The main part of the right hon. Gentleman's speech was devoted not to specific instances, but to a general discussion of our foreign trade and the prospects of and the difficulties that face our export trade. I was extremely surprised to hear the right hon. Gentleman at one moment praise the van Zeeland Report and at another moment say that what this country wanted was a three-decker tariff. A three-decker tariff would mean the abandonment of the Most-Favoured-Nation Clause. The right hon. Gentleman, who has studied the van Zeeland Report, knows that M. van Zeeland was not in favour of the abandonment of that Clause, and I think that the right hon. Gentleman, who has very great knowledge on these matters of foreign trade, knows the very great disadvantages which might well follow to the foreign trade of this country from the abandonment of the Most-Favoured-Nation Clause.

Mr. Alexander

I know that the right hon. Gentleman does not wish to misrepresent me, but I would point out that at the opening of that part of my speech I said that I am against all tariffs. I went on to say that if the Government were led to consider the suggestions of the Federation of British Industries for a three-decker tariff, that could not be regarded as good without the concessions I mentioned.

Mr. Stanley

If there were no tariffs, there would be no three-decker tariff, and no necessity for the Most-Favoured-Nation Clause. I am glad that the right hon. Gentleman, in so far as tariffs exist, attaches importance to the Most-Favoured-Nation Clause. But I understand that the main object of raising this Debate was to inquire about the progress of the trade negotiations with the United States. I cannot think that the right hon. Gentleman seriously expected that I should answer the sort of question which he put to me, or give him the sort of information which he indicated he desired.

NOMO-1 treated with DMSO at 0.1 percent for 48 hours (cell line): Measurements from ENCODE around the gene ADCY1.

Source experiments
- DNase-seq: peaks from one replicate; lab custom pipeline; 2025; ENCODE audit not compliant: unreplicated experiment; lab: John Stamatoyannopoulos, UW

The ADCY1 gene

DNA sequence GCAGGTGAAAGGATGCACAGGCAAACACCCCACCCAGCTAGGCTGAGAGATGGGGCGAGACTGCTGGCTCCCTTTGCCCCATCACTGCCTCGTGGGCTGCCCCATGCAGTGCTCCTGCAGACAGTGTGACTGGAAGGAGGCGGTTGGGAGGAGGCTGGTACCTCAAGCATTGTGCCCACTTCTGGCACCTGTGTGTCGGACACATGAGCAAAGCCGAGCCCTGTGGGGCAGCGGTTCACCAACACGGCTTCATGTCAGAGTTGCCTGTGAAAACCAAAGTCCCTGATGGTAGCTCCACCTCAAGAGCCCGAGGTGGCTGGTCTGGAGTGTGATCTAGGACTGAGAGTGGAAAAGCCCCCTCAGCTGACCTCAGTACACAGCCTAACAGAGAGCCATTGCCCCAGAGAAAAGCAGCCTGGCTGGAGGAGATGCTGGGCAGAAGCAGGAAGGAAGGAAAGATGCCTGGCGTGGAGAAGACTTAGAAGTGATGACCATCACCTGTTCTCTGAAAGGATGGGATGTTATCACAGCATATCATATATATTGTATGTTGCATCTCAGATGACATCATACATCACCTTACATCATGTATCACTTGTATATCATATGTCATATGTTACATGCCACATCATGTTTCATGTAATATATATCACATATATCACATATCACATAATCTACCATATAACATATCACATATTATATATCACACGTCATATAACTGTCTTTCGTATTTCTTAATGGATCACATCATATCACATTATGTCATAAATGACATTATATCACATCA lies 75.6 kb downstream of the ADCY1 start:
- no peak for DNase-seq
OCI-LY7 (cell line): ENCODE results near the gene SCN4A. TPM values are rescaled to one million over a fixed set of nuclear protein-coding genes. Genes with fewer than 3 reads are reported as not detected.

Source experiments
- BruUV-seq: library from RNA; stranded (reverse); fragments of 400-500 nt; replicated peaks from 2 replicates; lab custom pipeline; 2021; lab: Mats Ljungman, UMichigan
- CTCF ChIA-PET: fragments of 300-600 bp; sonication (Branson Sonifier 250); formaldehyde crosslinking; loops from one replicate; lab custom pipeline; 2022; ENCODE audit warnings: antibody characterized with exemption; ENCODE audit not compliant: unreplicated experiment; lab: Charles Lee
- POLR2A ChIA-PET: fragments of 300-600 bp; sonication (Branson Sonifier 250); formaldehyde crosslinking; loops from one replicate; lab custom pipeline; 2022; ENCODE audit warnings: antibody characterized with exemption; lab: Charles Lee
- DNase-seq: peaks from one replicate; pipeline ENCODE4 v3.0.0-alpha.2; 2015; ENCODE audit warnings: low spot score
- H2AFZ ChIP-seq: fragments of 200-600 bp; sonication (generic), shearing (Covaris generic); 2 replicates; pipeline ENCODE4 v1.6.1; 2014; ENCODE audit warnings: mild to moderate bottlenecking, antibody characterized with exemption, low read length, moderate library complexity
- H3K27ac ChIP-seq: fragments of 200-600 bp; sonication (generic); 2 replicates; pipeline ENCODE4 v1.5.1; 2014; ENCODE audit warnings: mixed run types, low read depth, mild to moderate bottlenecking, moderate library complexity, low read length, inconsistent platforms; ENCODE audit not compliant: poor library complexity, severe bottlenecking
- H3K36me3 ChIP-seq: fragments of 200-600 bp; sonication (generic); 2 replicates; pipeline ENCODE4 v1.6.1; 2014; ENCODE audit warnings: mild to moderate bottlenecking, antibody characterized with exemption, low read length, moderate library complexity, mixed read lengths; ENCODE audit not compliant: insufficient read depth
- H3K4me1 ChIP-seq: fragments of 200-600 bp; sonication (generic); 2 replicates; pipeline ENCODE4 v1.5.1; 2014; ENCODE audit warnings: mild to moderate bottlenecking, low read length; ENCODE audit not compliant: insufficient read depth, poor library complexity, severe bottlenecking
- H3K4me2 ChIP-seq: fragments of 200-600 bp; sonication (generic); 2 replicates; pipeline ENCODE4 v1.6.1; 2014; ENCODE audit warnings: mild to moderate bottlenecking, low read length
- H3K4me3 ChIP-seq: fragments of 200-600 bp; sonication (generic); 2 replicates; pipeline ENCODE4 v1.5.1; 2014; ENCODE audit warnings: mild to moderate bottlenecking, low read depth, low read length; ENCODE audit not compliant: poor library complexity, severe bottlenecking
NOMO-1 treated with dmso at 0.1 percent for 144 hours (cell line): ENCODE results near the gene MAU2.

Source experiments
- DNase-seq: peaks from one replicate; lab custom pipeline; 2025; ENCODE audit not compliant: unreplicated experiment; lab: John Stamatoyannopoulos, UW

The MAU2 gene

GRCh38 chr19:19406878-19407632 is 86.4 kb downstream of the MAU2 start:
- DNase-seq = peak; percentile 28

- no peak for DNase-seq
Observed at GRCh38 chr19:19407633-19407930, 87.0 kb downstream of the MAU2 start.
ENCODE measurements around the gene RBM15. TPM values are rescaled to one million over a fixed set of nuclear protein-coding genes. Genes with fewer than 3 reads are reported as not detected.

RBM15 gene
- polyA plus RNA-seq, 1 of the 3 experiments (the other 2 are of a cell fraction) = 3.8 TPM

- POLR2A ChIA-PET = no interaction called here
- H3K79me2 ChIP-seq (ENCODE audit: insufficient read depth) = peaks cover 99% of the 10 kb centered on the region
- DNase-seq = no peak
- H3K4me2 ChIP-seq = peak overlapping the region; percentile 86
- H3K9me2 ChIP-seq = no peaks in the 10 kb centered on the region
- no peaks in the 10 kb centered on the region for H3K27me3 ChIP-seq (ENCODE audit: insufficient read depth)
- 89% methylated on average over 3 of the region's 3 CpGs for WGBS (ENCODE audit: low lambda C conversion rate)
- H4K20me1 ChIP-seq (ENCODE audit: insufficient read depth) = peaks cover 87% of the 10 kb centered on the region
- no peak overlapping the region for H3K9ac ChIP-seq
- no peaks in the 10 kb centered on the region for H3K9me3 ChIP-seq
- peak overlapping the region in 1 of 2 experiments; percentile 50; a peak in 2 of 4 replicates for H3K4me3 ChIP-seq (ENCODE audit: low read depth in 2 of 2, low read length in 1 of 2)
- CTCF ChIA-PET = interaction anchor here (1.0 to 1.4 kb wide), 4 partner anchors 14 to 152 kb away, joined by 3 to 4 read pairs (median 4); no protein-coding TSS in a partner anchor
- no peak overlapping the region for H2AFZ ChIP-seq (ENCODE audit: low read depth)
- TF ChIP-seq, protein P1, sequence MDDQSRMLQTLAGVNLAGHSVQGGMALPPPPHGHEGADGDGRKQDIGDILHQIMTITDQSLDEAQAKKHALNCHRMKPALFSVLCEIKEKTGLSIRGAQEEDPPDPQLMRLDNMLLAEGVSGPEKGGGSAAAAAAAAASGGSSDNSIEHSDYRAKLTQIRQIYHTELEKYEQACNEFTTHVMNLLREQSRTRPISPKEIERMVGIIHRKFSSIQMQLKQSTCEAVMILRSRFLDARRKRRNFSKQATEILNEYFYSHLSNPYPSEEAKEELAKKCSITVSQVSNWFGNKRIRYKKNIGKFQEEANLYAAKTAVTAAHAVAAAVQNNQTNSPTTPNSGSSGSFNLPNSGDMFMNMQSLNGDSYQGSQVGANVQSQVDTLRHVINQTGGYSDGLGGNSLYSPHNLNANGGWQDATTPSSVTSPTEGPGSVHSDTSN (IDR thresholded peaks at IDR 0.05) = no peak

Mr. Alexander

I hope the right hon. Gentleman will.

Mr. Stanley

I wonder whether the right hon. Gentleman wants a treaty or whether he does not. I believe he is one who genuinely desires it, as I do, but I wonder whether he really thinks that negotiations for a trade treaty are assisted by both sides publicly in their respective countries stating from time to time exactly what they are discussing, what their difficulties are and what their agreement is. I have no knowledge of any trade treaty or any other treaty which has ever been negotiated in those circumstances, and I cannot imagine that it is a way of negotiating which is very likely to meet with success. Nor can I agree with the right hon. Gentleman's repetition of some of the remarks which have appeared in the Press as to the attitude which may have been taken up on particular subjects, either by the Government of the United States or by this Government. The right hon. Gentleman must not fall into error. He must not, too easily, be led to believe that everything that appears in the capitalist Press is necessarily true.

It is impossible for me to go further today than to repeat the statement which was made by the Prime Minister at the beginning of the week. It is true that people may have been rendered anxious by the delay in the negotiations, but I would point out that the last treaty which the United States Government negotiated was one with Czechoslovakia, and from the day on which notice was given of the intention to proceed, to the day of the signature of that treaty was nearly six months. We have now occupied only a few weeks longer than that period, and I would ask the House to compare the difficulty of negotiations between Czechoslovakia and the United States, with the difficulty of negotiations between this country and the United States, with all the complications of the Dominions and the Colonial Empire as well. I hope the House will realise that for a matter of this complexity no undue length of time has been taken. The right hon. Gentleman will no doubt have seen the statements made by Mr. Cordell Hull to the Press after the Prime Minister's speech. I can assure him that it is the very strong and anxious desire of his Majesty's Government to bring these negotiations to a successful conclusion, and to obtain as a result a treaty which will be fair to both parties and will lead to the expansion of the trade between the two countries and which may be, perhaps, the first step to an increased expansion of trade elsewhere in the world as well.